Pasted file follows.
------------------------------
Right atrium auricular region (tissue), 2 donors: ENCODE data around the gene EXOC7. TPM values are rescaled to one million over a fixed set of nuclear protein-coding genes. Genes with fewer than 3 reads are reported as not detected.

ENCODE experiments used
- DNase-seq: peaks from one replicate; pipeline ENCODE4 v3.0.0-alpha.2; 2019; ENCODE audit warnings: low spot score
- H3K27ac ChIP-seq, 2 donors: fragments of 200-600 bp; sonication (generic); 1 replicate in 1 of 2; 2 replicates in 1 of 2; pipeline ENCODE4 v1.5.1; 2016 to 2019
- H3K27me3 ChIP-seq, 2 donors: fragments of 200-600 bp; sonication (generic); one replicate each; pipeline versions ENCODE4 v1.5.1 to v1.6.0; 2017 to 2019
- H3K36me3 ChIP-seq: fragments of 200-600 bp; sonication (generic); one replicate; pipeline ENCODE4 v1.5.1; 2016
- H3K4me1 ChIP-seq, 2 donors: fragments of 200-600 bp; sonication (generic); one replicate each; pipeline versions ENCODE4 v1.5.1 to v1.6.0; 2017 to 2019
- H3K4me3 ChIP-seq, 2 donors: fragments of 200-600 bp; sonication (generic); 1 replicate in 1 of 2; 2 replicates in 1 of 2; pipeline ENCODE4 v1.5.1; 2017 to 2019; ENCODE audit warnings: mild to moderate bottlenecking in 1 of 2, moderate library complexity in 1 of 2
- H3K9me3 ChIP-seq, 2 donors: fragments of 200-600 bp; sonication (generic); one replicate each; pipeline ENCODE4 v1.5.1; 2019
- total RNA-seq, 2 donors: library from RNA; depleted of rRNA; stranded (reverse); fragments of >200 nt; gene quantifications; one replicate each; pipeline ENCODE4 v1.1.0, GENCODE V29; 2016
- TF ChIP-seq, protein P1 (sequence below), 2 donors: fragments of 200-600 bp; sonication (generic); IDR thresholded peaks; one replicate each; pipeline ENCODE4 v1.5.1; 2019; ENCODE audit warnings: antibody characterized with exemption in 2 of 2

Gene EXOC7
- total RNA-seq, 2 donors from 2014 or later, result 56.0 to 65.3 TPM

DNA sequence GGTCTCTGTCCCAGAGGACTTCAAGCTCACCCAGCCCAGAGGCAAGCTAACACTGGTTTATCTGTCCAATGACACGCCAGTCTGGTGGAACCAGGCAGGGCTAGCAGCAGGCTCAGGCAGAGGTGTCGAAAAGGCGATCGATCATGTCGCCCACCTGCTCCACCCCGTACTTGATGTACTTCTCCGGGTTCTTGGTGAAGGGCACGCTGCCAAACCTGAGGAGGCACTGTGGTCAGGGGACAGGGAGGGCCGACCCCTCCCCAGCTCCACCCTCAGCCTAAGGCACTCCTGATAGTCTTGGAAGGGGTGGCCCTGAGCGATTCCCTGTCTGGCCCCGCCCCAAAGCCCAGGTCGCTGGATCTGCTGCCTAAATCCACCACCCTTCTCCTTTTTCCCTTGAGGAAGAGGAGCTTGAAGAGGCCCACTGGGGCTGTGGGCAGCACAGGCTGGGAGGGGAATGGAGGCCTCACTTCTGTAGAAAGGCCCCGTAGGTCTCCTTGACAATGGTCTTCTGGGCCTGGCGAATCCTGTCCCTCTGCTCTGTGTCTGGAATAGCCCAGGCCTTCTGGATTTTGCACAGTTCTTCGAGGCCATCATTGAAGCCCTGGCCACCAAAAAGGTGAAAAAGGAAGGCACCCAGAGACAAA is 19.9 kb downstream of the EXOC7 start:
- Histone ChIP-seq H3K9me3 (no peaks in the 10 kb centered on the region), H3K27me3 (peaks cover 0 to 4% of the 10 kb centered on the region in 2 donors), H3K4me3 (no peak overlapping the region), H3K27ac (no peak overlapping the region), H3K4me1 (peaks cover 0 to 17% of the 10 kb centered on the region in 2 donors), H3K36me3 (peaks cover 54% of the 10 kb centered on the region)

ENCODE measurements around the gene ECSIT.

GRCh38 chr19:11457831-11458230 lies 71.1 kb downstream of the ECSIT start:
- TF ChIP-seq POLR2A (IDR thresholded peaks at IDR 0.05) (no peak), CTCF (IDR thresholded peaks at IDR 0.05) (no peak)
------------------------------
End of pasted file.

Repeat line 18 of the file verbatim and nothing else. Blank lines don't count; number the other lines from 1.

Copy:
- TF ChIP-seq POLR2A (IDR thresholded peaks at IDR 0.05) (no peak), CTCF (IDR thresholded peaks at IDR 0.05) (no peak)